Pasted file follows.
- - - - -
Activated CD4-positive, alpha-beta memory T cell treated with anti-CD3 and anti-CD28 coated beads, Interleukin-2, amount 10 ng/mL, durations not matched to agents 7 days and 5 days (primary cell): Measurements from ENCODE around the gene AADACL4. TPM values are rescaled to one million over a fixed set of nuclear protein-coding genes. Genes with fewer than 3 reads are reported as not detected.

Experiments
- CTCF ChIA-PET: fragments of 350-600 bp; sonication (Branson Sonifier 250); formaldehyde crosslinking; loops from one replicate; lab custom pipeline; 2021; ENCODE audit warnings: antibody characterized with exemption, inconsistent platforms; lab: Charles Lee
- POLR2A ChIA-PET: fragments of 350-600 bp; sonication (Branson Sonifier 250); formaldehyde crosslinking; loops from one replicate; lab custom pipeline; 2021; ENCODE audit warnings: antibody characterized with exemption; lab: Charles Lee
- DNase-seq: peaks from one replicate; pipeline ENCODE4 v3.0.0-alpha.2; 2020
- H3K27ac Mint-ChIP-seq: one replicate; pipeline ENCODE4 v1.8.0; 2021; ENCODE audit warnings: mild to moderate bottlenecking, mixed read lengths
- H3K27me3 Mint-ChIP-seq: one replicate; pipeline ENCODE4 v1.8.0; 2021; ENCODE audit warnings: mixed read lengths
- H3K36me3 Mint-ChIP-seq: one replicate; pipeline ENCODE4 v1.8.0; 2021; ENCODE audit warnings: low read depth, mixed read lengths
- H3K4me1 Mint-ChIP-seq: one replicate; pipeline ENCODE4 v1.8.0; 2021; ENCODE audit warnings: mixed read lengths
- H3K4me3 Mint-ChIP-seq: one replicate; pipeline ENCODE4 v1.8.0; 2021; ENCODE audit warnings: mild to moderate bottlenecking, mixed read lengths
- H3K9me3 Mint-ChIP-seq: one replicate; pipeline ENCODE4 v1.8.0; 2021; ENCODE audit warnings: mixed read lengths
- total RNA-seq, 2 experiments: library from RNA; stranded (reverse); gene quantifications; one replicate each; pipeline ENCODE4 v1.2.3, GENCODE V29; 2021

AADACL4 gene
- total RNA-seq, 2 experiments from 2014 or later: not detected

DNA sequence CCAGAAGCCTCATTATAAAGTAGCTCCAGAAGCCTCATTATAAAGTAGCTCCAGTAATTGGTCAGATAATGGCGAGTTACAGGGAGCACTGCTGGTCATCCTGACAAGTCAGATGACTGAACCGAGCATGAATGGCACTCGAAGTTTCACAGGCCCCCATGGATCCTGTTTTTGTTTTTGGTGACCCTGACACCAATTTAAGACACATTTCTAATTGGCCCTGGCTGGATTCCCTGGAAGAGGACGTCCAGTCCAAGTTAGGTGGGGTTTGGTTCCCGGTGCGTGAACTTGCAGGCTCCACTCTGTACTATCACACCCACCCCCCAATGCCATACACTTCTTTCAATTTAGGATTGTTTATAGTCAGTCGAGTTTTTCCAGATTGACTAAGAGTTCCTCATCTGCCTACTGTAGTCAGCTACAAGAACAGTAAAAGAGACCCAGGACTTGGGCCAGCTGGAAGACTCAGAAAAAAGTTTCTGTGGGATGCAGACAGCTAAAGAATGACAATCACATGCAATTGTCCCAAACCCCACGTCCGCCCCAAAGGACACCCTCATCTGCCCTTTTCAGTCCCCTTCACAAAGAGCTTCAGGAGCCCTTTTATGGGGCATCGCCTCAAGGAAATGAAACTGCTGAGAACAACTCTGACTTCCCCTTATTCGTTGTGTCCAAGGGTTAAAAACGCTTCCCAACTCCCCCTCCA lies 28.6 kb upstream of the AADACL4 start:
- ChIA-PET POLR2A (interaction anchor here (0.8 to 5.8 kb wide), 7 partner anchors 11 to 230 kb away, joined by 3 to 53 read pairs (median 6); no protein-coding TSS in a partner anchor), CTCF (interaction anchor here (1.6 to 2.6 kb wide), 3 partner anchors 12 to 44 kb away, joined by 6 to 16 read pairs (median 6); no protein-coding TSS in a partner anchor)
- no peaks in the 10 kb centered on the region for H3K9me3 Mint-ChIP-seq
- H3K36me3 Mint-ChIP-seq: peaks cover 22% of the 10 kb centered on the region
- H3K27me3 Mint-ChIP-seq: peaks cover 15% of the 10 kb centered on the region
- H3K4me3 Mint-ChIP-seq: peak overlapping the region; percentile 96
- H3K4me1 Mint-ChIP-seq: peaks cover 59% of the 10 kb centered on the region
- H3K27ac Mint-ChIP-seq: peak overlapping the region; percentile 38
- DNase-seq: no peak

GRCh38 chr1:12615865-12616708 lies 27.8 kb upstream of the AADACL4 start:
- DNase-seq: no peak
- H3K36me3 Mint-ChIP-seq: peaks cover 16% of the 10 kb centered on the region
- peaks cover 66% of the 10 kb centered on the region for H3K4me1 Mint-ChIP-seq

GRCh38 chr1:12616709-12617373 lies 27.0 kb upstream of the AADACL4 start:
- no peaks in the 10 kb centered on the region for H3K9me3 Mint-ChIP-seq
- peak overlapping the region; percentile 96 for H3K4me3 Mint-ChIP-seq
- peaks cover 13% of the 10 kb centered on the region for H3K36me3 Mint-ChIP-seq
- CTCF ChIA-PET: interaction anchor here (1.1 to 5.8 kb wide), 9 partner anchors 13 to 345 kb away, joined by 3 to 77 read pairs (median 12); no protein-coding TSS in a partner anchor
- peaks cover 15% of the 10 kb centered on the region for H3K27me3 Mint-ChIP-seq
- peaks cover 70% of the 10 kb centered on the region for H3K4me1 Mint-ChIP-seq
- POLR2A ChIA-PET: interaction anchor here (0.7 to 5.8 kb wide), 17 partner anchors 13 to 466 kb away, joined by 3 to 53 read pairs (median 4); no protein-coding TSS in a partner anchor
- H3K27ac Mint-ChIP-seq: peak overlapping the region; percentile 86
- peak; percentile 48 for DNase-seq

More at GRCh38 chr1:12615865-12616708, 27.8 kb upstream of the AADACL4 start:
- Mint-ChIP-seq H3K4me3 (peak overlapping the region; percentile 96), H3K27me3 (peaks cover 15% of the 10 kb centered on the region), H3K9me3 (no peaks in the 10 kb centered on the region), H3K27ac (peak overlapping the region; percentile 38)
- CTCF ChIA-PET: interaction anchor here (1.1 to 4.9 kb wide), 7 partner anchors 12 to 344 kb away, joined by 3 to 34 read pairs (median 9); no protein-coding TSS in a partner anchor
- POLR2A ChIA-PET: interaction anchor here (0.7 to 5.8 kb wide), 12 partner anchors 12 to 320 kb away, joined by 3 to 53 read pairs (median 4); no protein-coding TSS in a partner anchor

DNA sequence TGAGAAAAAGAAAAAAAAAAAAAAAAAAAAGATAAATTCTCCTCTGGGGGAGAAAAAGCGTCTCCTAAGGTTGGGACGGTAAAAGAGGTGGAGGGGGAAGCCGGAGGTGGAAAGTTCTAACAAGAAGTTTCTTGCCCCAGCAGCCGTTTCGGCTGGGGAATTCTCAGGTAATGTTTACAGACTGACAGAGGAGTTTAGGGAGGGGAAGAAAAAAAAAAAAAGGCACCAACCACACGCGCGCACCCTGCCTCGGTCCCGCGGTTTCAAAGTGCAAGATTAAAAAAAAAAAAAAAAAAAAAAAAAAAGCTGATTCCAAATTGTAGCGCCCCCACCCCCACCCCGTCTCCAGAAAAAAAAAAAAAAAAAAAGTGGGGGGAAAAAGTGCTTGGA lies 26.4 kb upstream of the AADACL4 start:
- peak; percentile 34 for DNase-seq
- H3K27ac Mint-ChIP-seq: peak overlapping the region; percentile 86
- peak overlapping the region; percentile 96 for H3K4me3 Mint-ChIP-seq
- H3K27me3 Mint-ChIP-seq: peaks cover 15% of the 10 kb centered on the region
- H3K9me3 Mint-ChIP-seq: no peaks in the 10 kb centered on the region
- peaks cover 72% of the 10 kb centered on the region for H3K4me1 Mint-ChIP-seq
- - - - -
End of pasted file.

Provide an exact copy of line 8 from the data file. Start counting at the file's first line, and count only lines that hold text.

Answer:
- H3K36me3 Mint-ChIP-seq: one replicate; pipeline ENCODE4 v1.8.0; 2021; ENCODE audit warnings: low read depth, mixed read lengths